Arnold Relman argues that medical education does not prepare students and residents to practice their profession in today’s corporate health care system. Corporate health care administrators agree: Physicians enter the workforce unskilled in contract negotiation, evidence-based medicine, navigating bureaucratic systems, and so forth. What about practicing physicians? Do they agree as well? According to this study, they do. Feeling like decentered double agents and unprepared, physicians find themselves professionally lost, struggling to balance issues of cost and care and expressing lots of negativity toward the cultures of medicine and managed care. However, physicians are resilient. A group of physicians, who may be called proactive, are meeting the professional demands of corporate health care by becoming sophisticated about its bureaucratic organization and the ways in which their professional and personal commitments fit within the system. Following the lead of proactive physicians, the authors support Relman’s thesis that education for both students and physicians requires a major overhaul.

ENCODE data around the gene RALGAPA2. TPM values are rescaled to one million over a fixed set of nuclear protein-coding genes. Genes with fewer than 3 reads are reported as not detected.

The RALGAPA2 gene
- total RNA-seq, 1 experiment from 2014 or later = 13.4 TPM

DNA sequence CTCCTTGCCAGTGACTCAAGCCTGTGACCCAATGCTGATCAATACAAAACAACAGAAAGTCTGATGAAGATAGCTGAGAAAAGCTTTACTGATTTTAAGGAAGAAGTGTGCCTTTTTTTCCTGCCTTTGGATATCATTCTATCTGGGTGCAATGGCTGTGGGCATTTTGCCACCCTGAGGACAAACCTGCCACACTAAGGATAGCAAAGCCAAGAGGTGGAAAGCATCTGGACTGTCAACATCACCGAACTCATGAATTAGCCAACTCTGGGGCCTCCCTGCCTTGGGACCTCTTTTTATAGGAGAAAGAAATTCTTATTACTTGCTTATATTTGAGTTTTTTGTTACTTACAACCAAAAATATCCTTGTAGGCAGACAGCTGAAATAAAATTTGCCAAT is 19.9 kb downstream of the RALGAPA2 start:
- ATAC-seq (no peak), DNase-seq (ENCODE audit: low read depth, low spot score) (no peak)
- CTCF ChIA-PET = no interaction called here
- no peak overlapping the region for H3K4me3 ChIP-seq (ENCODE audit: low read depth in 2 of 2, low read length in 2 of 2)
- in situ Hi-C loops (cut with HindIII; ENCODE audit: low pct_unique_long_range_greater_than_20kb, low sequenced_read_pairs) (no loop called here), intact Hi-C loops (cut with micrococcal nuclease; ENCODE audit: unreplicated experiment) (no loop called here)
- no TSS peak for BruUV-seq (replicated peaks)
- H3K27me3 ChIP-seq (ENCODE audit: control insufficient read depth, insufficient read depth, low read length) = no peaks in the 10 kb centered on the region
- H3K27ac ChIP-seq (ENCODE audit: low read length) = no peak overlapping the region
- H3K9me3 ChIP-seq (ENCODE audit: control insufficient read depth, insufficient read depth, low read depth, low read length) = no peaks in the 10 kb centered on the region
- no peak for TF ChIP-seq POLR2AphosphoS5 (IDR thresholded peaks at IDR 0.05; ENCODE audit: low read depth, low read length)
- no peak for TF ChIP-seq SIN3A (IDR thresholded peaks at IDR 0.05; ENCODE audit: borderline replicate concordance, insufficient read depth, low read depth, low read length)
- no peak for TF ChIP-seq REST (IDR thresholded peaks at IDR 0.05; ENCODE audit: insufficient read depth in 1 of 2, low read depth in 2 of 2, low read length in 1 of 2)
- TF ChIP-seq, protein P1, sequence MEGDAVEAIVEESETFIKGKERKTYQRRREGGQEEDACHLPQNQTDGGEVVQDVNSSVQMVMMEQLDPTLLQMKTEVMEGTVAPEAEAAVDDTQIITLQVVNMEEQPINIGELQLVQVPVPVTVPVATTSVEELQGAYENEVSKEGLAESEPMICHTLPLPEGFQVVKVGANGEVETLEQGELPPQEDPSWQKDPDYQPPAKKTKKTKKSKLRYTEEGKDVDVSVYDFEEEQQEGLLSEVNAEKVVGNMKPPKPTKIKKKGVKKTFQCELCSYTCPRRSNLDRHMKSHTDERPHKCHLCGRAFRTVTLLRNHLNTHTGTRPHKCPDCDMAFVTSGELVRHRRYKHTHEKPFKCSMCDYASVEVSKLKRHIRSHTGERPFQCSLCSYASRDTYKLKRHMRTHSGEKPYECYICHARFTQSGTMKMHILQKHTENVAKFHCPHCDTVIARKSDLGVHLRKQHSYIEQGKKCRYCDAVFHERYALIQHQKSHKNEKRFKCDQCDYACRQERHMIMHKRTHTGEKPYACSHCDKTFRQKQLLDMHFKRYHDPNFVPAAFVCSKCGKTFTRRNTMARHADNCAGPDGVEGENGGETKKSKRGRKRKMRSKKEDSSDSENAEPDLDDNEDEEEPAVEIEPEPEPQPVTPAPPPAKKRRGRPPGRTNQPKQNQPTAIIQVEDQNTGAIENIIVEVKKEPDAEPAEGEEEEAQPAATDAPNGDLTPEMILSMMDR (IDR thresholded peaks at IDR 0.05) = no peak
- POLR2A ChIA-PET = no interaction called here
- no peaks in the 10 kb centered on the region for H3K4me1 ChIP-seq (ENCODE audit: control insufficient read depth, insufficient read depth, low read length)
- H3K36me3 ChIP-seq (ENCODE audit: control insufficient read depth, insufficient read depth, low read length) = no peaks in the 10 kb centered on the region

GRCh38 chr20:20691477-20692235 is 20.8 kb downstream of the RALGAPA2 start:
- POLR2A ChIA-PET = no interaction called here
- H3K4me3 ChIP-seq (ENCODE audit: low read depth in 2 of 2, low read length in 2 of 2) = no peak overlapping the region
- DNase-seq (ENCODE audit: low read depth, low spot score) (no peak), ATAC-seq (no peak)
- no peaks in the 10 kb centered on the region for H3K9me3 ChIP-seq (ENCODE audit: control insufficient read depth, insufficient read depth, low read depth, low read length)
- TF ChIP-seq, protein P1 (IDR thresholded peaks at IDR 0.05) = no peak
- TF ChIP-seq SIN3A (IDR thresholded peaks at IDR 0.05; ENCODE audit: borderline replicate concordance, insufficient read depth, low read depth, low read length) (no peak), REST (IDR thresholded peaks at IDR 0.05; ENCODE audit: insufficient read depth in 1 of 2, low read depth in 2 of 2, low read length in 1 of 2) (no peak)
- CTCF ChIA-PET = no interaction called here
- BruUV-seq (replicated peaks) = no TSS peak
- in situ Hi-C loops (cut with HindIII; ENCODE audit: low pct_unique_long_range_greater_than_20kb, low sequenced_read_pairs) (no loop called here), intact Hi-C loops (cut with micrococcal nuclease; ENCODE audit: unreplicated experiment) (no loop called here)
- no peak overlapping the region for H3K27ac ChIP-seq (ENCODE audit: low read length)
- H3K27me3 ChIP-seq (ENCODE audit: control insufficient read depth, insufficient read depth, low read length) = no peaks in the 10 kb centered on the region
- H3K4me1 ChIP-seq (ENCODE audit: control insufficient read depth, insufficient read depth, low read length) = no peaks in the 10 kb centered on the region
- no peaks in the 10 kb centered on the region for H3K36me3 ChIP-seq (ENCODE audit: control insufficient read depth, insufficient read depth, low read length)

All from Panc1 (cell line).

Castellani, B., & Wear, D. (2000). Physician Views on Practicing Professionalism in the Corporate Age. Sage. https://doi.org/10.1177/104973200129118598
Castellani, Brian, and Delese Wear. 2000. “Physician Views on Practicing Professionalism in the Corporate Age”. Sage. https://doi.org/10.1177/104973200129118598.
Castellani, B., and D. Wear. Physician Views on Practicing Professionalism in the Corporate Age. Sage, 1 July 2000, doi:10.1177/104973200129118598.